Notes from the Waiting Room

April 3, 2009

Clearing the Forest, Seeing the Trees

Filed under: Notes from the Waiting Room — bartwindrum @ 5:04 am

Yesterday Terry Gross (Fresh Air on NPR radio stations) hosted Dr. Robert Martensen, a well-rounded ER doc and bioethicist who’s authored a book about reforming how we approach dying and death: A Life Worth Living. Having read an array of books on end-of-life matters including a number by providers, Dr. R’s comments and viewpoints are among the most accessible and relevant I have encountered by a provider (I’ve yet to read the book; I’ve reserved it).

The 39 minute show, The Ethical Way To Heal American Health Care, is at http://www.npr.org/templates/story/story.php?storyId=102638208. If you’re willing, I’d greatly appreciate your support by going to the page and clicking the “recommended” flag on each of my 3 consecutive posts—if you feel that they warrant that designation.

Dr. R actually said a few things that so sorely need articulating. I’m a proponent of straight talk, which is required for clear thinking. How refreshing to hear a doctor mention things like:

• we need ample lead time to parse the many issues around how we die in America
• the science behind technological interventions that work for middle aged patients does not exist in regards to elder patients
• the very phrase “life support” is troublesome: doctors don’t tell us that the goal of life support technologies is extended physiological functioning (i.e., docs use euphemistic language, the point I start from when discussing how to advocate for hospitalized loved ones)

And then an eye (well, ear) opener: hospitals are building freestanding “chronic intensive care unit” facilities to (ware)house the interminably dying (my phrase), and the government is supporting these through ongoing reimbursement for services provided there.

Hearing kind, wise, experienced and humane doctors is always a joy. A fear accompanies the hearing, however: I fear that people will experience mental palliation, believing that the docs will figure it all out for us. Of course nothing is further from the truth. Palliation at end of life in hospitals still occurs in hospitals. We have to request an initial consult and switch to this pathway, and we will receive treatment, and die, in a hospital bed in whatever unit we happen to be in. That’s how it plays now, and for X years into the future.

As we clear this metaphorical forest, we need to keep in mind the old saying: can’t see the forest for the trees. What role do you play in this metaphor?

March 29, 2009

Obsession: Getting it Right When Getting it Wrong Hurts Too Much

Filed under: Notes from the Waiting Room — bartwindrum @ 12:11 pm
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INAUGURAL BLOG POST: This weekend I attended the Colorado Independent Publishers Association annual College—the annual brain dump, er, conference. Saturday’s closing session, by distant past President Kenn Amdahl, titled My Obsession Your Obsession, was brilliant. A melange/collage of thought and expression, Kenn spoke over/while playing guitar, resurrecting and interpreting 200 year old unearthed Irish folk songs while unfolding his theme: authors’ works emanate from their obsession; everyone has obsessions; connecting requires bridging obsessions.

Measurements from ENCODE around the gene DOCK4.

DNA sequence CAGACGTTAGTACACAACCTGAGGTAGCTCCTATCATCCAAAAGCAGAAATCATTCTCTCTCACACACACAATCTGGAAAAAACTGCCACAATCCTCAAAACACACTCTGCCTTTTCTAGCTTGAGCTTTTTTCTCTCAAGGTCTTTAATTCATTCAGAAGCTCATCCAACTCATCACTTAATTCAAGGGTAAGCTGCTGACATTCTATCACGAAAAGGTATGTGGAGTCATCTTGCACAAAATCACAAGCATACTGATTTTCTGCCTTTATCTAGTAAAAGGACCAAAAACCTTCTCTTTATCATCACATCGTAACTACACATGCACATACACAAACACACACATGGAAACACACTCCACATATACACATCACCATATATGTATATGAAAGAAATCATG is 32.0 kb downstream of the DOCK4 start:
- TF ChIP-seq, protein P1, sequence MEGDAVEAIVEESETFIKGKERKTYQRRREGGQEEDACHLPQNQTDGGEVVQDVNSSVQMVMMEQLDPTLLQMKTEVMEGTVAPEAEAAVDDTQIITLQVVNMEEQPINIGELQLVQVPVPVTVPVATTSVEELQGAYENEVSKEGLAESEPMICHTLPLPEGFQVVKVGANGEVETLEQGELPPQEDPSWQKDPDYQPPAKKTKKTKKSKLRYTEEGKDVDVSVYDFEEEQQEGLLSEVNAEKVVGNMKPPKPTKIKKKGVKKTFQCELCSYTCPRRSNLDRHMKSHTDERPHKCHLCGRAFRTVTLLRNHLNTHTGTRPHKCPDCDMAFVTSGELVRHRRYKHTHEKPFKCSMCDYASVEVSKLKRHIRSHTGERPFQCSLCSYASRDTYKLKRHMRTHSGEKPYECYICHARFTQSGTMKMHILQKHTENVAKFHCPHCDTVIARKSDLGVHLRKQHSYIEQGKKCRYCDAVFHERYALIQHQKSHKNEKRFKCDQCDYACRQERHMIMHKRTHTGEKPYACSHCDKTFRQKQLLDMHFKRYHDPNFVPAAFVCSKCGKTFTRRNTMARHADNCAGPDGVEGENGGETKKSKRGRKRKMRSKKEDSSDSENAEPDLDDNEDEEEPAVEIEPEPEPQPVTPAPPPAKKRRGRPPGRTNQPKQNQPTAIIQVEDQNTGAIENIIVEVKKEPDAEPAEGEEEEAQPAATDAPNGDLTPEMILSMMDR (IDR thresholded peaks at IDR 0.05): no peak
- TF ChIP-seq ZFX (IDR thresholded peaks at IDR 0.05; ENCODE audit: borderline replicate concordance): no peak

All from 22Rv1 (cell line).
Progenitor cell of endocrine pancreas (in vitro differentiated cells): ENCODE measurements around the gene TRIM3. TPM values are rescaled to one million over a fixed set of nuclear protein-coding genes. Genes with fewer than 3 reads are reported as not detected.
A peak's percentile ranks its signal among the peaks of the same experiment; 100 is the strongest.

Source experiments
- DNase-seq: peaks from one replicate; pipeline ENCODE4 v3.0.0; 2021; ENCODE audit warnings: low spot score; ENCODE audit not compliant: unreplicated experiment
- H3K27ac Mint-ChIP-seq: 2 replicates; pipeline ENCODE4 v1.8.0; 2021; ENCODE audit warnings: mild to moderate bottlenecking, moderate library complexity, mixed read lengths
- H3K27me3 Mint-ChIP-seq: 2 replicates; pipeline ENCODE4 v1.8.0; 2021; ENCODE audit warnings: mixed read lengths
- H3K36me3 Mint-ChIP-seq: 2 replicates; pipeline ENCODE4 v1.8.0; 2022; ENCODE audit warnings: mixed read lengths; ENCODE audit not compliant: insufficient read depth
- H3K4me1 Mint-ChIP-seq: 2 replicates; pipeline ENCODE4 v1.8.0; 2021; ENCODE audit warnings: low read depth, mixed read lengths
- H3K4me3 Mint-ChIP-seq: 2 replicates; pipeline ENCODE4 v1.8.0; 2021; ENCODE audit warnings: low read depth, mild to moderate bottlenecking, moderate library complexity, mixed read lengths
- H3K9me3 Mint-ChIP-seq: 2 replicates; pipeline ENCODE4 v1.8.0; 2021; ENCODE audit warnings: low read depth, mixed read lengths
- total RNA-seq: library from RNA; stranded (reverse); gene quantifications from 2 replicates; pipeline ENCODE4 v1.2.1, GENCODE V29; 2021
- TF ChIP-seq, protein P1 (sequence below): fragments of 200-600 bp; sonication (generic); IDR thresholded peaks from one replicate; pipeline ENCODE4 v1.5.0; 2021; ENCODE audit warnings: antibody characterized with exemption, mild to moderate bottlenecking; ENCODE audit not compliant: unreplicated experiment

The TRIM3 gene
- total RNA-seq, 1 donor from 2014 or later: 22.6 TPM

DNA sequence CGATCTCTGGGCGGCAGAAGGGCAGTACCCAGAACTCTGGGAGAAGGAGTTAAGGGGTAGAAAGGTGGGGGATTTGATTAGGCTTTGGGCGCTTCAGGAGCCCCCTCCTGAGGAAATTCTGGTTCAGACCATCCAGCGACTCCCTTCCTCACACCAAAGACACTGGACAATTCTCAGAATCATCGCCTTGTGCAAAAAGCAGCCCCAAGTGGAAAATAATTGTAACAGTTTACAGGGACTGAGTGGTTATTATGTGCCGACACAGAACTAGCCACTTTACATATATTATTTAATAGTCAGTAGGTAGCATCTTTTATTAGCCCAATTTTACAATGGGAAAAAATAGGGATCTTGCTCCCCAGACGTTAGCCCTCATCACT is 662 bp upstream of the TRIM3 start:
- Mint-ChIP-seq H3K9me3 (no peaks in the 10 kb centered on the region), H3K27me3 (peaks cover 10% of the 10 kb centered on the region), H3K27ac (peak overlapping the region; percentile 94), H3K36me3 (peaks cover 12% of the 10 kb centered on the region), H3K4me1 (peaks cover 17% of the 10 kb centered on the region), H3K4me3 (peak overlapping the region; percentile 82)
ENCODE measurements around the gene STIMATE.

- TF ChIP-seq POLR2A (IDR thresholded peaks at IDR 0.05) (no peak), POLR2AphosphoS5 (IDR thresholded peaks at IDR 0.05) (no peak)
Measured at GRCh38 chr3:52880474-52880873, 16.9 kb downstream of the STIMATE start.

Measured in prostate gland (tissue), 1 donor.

Kenn brilliantly asserted that we authors (and I’ll include speakers) fail to communicate our essential mission because we haven’t figured out how to express our obsession. Worst case alternative is we prattle on about our books and work. That the obsession behind our presence is likely unconscious.

Thank you Kenn! I awoke at 4:30am; my subconscious, having been set to work, had produced:

My obsession is Getting it Right When Getting it Wrong Hurts Too Much.

That’s what lays behind and supports Notes from the Waiting Room: Managing a Loved One’s End of Life Hospitalization, The Option to Die in PEACE (Patient Ethical Alternative Care Elective), and How to Effectively Settle the Family Estate. My authorship, speaking, and reform activities.

Crucibles are valuable places, all the more so when we understand that they are. I describe terminal hospitalization as a crucible we slam into. Trouble with this crucible is that it’s among the roughest, and it’s damn near impossible to extract one’s patient-family once in it. It’s very hard to make right decisions there, because there’s so much to know, so little time, likely zero guidance, and virtually none of us has done the advance work (I do *not* mean advance planning, although that could, and ought, be a component).

So this is the obsession that animates my thinking, writing, speaking, and reform efforts. Getting it Right When Getting it Wrong Hurts Too Much.

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